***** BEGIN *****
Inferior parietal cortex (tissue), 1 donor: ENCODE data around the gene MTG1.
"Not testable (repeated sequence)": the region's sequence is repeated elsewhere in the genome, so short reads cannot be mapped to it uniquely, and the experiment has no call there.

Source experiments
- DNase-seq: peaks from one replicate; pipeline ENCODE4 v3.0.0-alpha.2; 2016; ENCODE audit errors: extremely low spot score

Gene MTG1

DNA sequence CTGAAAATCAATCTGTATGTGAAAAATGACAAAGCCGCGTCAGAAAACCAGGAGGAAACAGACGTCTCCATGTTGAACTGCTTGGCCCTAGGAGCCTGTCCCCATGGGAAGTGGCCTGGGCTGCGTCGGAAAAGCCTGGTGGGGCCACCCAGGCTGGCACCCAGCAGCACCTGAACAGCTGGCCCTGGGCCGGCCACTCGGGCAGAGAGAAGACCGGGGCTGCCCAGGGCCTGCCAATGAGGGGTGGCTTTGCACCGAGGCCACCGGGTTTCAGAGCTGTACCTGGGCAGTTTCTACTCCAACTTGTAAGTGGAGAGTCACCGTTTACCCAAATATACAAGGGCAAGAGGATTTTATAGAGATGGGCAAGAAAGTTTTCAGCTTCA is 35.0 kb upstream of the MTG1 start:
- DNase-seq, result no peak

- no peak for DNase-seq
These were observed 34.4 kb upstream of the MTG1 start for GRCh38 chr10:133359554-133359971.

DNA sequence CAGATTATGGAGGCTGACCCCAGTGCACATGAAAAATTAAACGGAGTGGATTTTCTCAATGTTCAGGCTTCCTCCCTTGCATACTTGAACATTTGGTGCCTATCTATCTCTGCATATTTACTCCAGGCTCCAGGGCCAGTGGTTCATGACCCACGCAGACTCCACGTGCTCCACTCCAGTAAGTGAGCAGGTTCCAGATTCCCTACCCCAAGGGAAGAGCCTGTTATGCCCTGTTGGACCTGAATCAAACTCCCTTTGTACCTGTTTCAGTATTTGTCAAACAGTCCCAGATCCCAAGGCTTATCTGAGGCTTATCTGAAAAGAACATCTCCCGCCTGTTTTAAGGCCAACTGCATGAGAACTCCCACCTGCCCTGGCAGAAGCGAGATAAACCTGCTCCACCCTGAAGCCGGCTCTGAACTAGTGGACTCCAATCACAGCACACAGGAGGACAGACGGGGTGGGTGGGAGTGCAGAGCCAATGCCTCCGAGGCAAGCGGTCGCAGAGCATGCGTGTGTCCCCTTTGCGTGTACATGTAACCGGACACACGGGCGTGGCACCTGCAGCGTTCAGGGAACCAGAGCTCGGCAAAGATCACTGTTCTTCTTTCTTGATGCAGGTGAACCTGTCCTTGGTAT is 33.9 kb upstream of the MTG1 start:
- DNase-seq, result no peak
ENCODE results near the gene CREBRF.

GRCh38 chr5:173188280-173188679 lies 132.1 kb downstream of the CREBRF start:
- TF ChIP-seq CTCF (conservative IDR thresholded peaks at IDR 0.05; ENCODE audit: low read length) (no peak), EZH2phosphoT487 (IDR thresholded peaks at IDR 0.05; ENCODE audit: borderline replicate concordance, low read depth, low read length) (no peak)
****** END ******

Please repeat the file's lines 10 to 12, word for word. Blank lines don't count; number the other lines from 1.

DNA sequence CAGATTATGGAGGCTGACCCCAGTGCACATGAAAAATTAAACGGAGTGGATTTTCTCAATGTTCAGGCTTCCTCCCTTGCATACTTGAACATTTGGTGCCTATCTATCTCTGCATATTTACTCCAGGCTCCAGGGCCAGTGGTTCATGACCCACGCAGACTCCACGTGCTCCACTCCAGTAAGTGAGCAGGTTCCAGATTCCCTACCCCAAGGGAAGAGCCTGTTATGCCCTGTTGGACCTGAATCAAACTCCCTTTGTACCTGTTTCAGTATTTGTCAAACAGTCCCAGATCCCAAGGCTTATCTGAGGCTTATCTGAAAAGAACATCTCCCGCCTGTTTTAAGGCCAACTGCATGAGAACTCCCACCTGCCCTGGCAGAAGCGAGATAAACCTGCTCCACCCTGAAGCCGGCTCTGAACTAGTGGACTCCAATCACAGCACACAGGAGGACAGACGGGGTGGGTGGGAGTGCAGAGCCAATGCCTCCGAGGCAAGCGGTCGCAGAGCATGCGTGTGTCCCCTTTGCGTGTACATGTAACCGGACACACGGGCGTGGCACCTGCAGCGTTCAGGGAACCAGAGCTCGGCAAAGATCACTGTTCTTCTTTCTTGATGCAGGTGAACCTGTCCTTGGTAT is 33.9 kb upstream of the MTG1 start:
- DNase-seq, result no peak
ENCODE results near the gene CREBRF.